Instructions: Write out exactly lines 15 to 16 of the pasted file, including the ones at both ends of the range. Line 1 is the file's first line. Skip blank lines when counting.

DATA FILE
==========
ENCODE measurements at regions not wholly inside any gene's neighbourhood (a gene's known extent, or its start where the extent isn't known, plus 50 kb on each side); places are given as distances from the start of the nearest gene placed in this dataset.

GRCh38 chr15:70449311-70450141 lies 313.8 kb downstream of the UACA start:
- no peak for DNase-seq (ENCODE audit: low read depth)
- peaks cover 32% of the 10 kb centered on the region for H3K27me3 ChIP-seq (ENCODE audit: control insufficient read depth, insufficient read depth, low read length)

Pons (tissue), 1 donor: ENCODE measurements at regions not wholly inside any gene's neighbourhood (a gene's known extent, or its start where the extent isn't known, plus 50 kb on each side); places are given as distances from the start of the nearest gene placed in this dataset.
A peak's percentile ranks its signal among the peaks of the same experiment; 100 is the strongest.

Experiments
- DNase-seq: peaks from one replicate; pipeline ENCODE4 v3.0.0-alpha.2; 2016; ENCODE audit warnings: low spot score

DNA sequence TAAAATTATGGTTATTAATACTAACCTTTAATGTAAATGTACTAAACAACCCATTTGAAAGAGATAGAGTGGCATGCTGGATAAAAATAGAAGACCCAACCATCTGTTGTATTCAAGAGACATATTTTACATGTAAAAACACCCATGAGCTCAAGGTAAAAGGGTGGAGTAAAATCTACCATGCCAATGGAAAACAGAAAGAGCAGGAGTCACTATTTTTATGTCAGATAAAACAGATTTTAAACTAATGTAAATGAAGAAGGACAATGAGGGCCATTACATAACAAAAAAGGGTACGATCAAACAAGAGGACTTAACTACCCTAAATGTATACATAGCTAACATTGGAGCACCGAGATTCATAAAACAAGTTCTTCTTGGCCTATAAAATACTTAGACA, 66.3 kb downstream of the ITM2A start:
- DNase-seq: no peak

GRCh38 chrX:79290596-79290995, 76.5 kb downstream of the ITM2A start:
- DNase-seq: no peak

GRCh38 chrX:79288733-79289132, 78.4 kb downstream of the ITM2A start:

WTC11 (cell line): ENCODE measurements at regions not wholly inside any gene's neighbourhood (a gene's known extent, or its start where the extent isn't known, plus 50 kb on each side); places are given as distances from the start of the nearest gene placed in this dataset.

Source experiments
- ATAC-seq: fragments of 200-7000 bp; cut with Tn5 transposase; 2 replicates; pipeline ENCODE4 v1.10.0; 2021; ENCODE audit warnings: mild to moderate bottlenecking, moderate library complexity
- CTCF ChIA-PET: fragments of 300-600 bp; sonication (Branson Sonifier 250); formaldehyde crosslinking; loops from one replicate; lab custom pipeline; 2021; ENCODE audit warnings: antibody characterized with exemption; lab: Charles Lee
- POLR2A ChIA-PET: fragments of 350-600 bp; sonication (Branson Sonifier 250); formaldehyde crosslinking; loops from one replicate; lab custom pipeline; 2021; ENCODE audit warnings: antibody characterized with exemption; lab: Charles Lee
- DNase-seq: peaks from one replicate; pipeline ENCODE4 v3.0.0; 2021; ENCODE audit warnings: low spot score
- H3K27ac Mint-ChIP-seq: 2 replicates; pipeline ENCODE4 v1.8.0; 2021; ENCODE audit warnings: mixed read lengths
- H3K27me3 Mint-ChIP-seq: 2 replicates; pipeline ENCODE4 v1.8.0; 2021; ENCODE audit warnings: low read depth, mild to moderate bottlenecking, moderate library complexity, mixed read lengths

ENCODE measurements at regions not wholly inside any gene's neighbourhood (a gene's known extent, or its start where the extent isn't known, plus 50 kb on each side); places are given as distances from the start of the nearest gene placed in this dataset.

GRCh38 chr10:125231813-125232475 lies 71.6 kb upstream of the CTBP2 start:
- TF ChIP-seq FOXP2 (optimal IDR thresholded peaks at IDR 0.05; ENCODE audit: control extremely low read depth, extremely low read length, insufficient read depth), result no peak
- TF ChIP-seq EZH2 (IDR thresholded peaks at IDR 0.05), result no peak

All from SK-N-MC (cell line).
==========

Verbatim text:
Source experiments
- ATAC-seq: fragments of 200-7000 bp; cut with Tn5 transposase; 2 replicates; pipeline ENCODE4 v1.10.0; 2021; ENCODE audit warnings: mild to moderate bottlenecking, moderate library complexity